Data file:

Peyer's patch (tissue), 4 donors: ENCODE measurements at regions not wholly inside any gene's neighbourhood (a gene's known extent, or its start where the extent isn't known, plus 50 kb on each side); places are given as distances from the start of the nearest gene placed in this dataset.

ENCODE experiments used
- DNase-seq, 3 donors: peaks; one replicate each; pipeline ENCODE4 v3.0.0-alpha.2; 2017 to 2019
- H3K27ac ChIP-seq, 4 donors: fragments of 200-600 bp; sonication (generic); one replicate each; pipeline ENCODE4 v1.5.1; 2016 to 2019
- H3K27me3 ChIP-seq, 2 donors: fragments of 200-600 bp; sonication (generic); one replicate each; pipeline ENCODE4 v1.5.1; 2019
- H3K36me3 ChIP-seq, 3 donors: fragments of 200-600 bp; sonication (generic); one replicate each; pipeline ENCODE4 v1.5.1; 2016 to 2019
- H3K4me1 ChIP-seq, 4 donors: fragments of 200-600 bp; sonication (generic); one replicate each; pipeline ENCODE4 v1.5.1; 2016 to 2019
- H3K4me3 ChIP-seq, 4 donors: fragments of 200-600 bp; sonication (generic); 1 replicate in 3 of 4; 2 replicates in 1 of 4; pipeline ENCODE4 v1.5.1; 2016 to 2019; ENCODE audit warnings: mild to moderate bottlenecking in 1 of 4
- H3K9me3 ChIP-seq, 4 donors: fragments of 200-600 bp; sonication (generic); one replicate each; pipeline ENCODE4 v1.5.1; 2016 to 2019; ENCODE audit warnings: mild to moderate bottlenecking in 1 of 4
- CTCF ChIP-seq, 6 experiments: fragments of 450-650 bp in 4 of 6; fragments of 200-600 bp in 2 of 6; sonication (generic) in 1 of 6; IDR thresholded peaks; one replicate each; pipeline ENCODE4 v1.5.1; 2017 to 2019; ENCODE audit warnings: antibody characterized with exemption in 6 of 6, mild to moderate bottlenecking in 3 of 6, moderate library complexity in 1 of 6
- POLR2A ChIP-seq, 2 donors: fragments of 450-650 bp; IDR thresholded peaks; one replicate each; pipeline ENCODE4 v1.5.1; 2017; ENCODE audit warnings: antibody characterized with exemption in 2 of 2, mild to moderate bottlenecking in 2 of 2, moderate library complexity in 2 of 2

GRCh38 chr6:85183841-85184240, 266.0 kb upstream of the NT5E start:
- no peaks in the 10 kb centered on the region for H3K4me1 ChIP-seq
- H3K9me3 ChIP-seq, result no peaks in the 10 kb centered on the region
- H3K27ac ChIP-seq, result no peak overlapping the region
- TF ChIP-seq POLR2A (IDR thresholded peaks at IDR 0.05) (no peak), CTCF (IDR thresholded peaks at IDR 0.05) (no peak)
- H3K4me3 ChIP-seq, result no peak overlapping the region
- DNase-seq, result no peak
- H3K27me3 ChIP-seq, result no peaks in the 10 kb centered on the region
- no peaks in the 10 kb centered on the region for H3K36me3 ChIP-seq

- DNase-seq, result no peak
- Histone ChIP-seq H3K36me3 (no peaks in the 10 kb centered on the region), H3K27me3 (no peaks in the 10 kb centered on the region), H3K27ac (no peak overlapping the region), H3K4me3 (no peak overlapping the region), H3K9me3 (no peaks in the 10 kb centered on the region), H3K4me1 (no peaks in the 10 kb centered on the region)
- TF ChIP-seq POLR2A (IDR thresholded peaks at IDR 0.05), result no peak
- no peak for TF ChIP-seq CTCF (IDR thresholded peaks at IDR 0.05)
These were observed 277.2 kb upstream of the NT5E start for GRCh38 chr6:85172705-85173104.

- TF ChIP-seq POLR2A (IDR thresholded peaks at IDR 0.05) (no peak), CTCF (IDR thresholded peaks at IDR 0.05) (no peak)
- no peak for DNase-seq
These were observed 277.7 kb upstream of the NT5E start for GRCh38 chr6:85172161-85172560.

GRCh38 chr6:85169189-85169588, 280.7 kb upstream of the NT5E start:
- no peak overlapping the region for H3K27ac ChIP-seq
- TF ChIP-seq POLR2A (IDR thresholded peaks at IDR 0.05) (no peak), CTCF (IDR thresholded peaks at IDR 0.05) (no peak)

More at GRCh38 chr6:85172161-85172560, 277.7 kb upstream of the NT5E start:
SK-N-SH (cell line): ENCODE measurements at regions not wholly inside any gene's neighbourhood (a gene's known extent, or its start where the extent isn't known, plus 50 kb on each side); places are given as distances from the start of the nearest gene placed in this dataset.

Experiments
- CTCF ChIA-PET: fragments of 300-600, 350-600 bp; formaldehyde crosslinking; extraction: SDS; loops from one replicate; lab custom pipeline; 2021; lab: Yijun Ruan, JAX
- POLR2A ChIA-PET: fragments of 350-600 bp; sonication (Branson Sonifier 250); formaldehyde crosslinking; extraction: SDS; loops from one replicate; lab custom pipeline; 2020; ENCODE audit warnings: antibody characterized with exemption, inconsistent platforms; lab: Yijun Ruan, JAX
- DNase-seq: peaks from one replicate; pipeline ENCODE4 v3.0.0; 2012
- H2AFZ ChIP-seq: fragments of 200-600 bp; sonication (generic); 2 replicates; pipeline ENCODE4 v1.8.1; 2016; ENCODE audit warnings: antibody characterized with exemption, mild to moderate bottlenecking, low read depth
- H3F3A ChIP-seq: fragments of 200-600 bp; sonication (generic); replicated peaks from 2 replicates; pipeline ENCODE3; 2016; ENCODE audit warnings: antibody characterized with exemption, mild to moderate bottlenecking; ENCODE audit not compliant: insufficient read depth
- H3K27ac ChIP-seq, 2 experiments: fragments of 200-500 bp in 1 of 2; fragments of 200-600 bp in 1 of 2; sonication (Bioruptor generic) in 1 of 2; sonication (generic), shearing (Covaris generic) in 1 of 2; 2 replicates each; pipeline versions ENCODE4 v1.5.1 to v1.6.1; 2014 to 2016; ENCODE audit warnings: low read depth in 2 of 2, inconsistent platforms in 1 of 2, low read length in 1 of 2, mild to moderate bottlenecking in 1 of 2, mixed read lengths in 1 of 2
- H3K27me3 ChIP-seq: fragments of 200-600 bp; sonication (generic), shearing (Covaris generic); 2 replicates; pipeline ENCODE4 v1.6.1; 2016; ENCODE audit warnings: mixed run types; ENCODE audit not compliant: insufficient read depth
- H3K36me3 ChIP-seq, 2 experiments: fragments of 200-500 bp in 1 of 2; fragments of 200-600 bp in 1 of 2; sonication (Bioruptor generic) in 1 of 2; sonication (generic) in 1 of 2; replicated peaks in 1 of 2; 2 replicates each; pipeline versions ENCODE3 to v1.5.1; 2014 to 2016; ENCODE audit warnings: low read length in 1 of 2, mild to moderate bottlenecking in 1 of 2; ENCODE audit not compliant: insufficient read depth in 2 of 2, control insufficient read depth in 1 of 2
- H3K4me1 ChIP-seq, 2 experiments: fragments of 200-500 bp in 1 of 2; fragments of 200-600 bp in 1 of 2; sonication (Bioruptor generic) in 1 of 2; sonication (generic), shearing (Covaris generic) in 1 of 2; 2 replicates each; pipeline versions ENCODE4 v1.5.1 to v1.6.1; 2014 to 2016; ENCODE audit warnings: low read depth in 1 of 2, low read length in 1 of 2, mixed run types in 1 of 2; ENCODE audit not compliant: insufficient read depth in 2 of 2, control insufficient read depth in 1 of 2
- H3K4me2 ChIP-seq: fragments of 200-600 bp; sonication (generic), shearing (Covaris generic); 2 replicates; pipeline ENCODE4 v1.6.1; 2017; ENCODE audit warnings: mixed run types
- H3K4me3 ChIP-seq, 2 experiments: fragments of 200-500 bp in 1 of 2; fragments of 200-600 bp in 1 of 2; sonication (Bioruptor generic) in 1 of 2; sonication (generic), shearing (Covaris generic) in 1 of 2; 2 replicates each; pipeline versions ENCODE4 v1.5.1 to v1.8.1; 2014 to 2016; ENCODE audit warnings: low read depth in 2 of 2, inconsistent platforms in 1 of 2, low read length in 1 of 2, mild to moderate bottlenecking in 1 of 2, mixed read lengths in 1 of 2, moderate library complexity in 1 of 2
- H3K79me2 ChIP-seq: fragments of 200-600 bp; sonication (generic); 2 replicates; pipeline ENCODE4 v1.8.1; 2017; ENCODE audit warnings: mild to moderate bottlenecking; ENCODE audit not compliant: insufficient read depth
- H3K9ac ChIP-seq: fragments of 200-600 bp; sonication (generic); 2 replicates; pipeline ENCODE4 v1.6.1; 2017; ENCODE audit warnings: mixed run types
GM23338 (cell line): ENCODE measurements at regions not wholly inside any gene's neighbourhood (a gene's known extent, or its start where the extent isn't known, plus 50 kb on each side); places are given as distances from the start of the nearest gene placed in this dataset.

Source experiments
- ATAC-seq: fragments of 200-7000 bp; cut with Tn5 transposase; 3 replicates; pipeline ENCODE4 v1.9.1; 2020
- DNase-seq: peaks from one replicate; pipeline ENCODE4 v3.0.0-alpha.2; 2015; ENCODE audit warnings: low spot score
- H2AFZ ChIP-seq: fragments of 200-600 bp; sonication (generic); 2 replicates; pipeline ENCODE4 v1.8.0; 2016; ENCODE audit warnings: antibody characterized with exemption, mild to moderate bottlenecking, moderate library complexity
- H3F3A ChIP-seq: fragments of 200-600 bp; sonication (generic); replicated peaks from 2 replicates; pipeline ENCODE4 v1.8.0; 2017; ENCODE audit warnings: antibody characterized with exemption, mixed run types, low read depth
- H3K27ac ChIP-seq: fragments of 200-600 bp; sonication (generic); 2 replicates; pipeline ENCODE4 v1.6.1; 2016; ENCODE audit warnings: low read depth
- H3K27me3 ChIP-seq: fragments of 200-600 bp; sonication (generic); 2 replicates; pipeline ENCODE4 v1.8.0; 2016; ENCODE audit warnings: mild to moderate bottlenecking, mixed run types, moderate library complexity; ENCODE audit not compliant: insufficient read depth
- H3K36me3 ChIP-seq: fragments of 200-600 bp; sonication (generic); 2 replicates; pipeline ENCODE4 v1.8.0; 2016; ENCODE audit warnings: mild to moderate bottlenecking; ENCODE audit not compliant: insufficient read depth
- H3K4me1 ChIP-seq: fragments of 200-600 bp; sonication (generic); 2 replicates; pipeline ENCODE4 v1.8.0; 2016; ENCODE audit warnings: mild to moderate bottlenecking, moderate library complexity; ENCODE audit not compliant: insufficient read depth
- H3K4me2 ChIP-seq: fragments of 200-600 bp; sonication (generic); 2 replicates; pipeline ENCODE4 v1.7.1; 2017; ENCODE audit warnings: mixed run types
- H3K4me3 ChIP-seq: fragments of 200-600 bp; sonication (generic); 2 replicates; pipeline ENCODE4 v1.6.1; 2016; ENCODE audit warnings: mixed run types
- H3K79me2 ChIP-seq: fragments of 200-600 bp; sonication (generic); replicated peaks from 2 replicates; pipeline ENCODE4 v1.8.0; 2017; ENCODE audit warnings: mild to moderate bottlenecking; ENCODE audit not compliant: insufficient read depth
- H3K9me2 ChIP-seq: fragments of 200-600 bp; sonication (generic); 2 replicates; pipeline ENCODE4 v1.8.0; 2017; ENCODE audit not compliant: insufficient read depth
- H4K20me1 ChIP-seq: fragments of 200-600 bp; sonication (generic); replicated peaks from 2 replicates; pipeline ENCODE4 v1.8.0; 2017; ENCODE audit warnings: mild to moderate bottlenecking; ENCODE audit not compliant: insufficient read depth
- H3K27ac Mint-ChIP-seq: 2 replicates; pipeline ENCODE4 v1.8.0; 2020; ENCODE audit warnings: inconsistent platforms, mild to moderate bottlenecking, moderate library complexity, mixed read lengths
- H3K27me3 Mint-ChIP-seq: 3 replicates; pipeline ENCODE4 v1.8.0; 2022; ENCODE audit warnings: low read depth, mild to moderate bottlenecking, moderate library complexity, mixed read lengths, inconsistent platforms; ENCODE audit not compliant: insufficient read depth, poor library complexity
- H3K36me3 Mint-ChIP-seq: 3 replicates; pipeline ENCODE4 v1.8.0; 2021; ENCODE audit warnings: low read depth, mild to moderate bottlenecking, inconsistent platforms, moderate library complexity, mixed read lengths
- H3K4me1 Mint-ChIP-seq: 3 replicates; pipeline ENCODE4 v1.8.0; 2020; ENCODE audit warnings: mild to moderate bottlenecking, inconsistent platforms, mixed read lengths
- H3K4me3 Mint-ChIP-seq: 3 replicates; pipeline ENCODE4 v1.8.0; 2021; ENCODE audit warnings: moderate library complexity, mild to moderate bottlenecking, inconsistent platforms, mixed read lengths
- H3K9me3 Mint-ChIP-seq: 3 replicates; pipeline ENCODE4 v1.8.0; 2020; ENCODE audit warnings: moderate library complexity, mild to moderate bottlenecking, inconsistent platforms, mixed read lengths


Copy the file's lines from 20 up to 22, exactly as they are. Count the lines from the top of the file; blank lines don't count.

- no peaks in the 10 kb centered on the region for H3K36me3 ChIP-seq

- DNase-seq, result no peak
- Histone ChIP-seq H3K36me3 (no peaks in the 10 kb centered on the region), H3K27me3 (no peaks in the 10 kb centered on the region), H3K27ac (no peak overlapping the region), H3K4me3 (no peak overlapping the region), H3K9me3 (no peaks in the 10 kb centered on the region), H3K4me1 (no peaks in the 10 kb centered on the region)